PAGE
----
If you’ve been checking into my recent posts about the ancestral background of Gentleman Dave Malarcher, you might have noticed comments at the end of a couple of the posts from great nephews and nieces of Dave and how they’ve traced his ancestry back to slavery in Virginia!
One of Gentleman’s great nephews and I have since been trading emails, and I’m scheduled to call him tomorrow (Saturday) afternoon. I’m super psyched. It means I’ll finally fill out a huge part of the Dave Malarcher picture with a big assist from his descendants. So a huge thank you already to them.
This also means that I should have several major posts about Gentleman beginning next week. For now, I’ll drop a neat little tidbit about Malarcher post-baseball career, from when he was a successful real estate agent in Chicago.
In his retirement, Dave became active in fighting for justice and equality for African Americans in the Windy City, especially when it came to housing. He was a member in and officer of the Dearborn Real Estate Commission, a local, grassroots effort to achieve those goals.
In summer 1942, for example, he was a member of a four-man committee from the association that, according to a press story, “met with the local administrator of the Rent Control Division … to discuss the question of jobs for colored in the division and its police regarding colored. …
“The administrator promised that colored will receive an equitable share of jobs as investigators, clerks and field men …”
That administrator, Earl Howard, according to the article, “expressed astonishment … at the small number of complaints with had originated on the Southside. He pointed out that the division has been established in Chicago primarily to prevent victimizing of colored.”
The Dearborn group, which was named after its base of operations on Chicago’s Dearborn Street, remained active throughout 1942 and beyond — in September of that year the board, according to a press report, launched a “drive to obtain greater colored representation as agents and employees, in the Federal Home Loan Bank Agency …”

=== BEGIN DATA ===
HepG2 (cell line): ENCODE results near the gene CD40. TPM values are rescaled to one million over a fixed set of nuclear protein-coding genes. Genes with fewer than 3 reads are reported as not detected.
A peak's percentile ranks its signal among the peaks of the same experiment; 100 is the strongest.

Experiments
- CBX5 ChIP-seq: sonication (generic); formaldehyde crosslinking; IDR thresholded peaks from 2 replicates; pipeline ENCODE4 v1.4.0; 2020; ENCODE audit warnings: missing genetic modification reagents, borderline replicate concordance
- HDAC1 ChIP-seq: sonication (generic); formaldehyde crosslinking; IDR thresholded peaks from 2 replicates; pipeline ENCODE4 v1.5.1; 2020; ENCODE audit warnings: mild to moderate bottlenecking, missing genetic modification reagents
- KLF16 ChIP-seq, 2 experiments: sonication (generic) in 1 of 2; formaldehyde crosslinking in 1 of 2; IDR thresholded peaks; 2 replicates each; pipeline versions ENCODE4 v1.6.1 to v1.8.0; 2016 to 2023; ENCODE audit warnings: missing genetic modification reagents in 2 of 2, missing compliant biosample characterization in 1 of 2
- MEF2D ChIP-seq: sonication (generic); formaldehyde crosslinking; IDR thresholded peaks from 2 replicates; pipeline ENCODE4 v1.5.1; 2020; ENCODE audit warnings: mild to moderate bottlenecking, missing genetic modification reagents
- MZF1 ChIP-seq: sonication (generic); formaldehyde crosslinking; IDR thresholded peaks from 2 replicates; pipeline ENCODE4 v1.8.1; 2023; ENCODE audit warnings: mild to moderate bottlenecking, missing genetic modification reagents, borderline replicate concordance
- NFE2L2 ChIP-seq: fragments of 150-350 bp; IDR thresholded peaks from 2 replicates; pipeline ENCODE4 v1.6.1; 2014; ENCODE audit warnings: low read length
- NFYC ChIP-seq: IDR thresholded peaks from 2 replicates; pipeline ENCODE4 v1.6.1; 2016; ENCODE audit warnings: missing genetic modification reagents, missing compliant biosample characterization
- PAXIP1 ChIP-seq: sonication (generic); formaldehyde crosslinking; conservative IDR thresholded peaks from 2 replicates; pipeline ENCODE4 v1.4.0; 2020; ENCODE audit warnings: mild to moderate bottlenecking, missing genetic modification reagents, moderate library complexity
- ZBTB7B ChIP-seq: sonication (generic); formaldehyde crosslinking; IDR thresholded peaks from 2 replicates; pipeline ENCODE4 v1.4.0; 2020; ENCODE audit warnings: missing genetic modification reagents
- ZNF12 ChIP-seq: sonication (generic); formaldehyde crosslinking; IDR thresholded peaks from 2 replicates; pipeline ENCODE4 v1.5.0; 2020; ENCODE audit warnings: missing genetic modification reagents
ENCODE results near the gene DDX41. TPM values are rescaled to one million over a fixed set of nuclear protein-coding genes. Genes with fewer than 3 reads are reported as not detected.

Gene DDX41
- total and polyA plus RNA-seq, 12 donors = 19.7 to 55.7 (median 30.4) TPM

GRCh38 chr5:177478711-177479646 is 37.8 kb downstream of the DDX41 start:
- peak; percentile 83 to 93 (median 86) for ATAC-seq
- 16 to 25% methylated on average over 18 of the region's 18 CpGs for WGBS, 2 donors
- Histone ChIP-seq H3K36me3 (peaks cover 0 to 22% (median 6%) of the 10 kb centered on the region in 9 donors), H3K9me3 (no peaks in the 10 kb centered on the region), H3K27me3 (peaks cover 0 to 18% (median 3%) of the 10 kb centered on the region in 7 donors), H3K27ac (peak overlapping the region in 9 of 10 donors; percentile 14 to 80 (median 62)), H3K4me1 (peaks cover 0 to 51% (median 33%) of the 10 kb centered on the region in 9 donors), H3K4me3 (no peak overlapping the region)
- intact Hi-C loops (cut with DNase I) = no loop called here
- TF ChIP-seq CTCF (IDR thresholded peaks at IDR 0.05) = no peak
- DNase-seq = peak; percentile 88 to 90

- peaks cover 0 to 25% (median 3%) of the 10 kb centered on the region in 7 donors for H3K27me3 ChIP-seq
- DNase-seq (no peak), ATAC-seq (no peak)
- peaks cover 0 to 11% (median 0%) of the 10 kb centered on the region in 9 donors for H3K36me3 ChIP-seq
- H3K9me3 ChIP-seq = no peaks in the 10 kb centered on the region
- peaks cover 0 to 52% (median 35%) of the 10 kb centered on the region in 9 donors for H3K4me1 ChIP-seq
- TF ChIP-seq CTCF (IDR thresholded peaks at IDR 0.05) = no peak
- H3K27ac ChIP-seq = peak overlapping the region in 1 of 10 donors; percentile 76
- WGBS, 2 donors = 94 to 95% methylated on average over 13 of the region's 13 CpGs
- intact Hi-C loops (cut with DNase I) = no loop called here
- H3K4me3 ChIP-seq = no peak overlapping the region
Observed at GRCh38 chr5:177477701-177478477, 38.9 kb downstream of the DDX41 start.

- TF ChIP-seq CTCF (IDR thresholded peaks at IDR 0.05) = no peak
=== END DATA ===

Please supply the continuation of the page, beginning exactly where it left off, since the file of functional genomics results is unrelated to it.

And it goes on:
A couple months later, the Dearborn panel urged Negro Schools and colleges to introduce courses in real estate principles, real estate management and real estate law.
In the late 1940s, the Dearborn group performed numerous group services, including collecting complaints from local residents about an embezzlement racket perpetrated by a gang of housing administrators, three of whom were arrested; protested the lack of police presence in black neighborhoods after an arson; launched a concerted effort to stop alleged racial prejudice on the part of a federal housing authority again African-American home seekers and builders; and created and began, according to an American Negro Press article, “its long-planned Negro Home Building program, which is expected to involve $8,000,000 in Chicago’s Negro communities within the next 12 months. … The program, designed to spur financing among Negroes, got underway … with a clinic on mortgage credit … ”
In addition, the “president of the Negro organization announced that members of his group have applied for a charter permitting them to establish another Negro Federal Savings and Loan Association in Chicago.” The leader, Bolin V. Bland, is quoted as saying, “If Negroes are to be a part of this country they must own some of it. Home ownership gives every individual a feeling that he has a concrete stake in this country.”